On Friday, Gov. Greg Abbott told The Dallas Morning News that rape victims can take emergency contraception, like Plan B, to prevent a pregnancy. With abortion now banned in Texas, even in instances of incest or rape, the governor recommended the use of emergency contraception to ensure a victim of rape does not become pregnant.
But for the lowest-income people in Texas, emergency contraception isn’t widely accessible, advocates said — a consequence of the significant number of people of childbearing age who are uninsured and the state’s lack of programs that provide access to treatment like Plan B.
During a pre-recorded segment of Lone Star Politics, Abbott said of rape victims, “By accessing health care immediately, they can get the Plan B pill that can prevent a pregnancy from occurring in the first place. With regard to reporting it to law enforcement, that will ensure that the rapist will be arrested and prosecuted.”
Emergency contraception primarily works by stopping fertilization. The treatment can prevent someone from becoming pregnant if taken up to five days after sex, with varying effectiveness.
In instances of rape, Abbott said, “We want to support those victims, but also those victims can access health care immediately, as well as to report it.”
After signing Senate Bill 8 into law last September, which banned abortions after about six weeks of pregnancy and didn’t provide exceptions for rape or incest, Abbott said the state’s goal was to eliminate rape. Abbott’s office did not return a request for comment on Saturday.
In 2020, Texas ranked 16th in the nation for total number of forcible rape cases per capita.
Emilee Whitehurst, the CEO of Houston Area Women's Center, said a significant number of rapes aren’t reported, and the actual number of victims is higher than those that seek treatment at a hospital.
Whitehurst added that emergency contraception is not a substitute for abortion access in any way, but those responsible for the abortion ban in Texas have left victims of sexual assault with few options. She said it was insulting to hear that Plan B should be relied on to prevent pregnancies given the dangers victims of sexual assault already face.
“To presume Plan B could be a substitute for abortion care represents such a fundamental misunderstanding of the reality of women's lives and our biology,” Whitehurst said.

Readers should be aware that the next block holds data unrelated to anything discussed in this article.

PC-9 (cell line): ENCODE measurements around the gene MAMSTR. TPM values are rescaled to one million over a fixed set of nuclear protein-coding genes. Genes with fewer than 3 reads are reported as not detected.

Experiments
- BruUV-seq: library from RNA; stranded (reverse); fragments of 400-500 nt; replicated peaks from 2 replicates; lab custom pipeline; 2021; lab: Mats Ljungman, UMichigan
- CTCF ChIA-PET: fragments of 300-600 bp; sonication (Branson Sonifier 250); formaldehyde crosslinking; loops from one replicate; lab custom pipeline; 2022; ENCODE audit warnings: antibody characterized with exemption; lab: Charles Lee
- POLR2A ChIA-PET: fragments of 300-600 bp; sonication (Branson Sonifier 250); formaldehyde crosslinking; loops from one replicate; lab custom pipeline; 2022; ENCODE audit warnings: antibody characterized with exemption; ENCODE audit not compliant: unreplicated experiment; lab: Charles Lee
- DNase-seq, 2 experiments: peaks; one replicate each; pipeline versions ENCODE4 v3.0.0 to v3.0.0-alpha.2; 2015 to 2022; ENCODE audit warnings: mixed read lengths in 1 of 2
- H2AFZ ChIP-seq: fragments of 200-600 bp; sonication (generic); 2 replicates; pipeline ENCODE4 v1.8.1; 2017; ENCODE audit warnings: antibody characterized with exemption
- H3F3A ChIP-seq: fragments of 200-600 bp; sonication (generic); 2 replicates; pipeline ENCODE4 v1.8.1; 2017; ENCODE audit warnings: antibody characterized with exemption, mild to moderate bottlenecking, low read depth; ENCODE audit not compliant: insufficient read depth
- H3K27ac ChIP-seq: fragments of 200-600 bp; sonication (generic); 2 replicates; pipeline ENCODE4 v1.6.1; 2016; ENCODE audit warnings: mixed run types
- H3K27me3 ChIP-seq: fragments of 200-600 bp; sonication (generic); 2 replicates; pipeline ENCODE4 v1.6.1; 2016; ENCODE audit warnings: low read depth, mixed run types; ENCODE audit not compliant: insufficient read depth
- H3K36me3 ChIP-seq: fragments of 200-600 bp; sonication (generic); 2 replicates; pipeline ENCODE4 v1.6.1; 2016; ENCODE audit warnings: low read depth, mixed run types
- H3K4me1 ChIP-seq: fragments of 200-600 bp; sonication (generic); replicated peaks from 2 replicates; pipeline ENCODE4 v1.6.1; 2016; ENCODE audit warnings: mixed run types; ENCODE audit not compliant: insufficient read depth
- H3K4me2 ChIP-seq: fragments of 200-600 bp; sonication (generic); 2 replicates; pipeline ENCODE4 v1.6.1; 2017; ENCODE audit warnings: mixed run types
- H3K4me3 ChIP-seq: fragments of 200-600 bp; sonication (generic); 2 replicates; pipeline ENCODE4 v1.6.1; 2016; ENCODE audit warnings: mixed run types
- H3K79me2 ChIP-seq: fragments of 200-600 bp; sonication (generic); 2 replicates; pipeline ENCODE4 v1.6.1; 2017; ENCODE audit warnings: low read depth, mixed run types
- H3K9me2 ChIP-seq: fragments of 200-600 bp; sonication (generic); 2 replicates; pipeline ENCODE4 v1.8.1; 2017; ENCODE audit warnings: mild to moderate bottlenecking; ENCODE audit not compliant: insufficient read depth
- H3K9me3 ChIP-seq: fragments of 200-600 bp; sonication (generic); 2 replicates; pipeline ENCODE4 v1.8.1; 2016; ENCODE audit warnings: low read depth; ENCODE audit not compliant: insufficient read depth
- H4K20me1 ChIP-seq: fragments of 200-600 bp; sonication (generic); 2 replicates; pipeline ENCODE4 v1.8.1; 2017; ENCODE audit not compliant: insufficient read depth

While emergency contraception is available for purchase over the counter, it can cost $50 at a pharmacy. Some insurance plans cover the cost of emergency contraception, but those who are uninsured have to pick up that additional expense.
For women of childbearing age in Texas, more than a quarter had no health insurance in 2017 — the highest rate in the nation. This is caused, in part, because Texas has not expanded Medicaid and has one of the lowest eligibility standards in the country. A single parent with three children would have to earn less than $400 a month to qualify for Medicaid.
In addition to the lack of coverage, the state’s programs that target women’s healthcare don’t provide emergency contraception. Neither the Family Planning Program nor the Healthy Texas Women Program provide emergency contraception.
Title X clinics remain one of the few options for low-income people to access emergency contraception at an affordable cost. However, these federally-funded reproductive health clinics don’t operate in every community in the state.
Whitehurst said that guaranteed access to emergency contraception is “fairytale thinking.” She said young victims of sexual assault, in particular, will struggle to access that form of contraception.
“It is not easily available, it is not easily affordable, and it is an untenable resolution to the terrible situation women now find themselves in with no access to abortion,” Whitehurst said.
In the instance of victims of rape, the immediate need to seek out emergency contraception compounds the trauma a survivor is already facing, said Chau Nguyen, a trauma therapist with JEM Wellness & Counseling in Houston. Nguyen said in a statement to The Texas Tribune that low-income Texans and women of color already face barriers to healthcare access, which includes emergency contraception.
“The sad truth is, women will choose putting food on the table to feed their kids over their own health care. And that can greatly put their own lives at risk,” Nguyen said.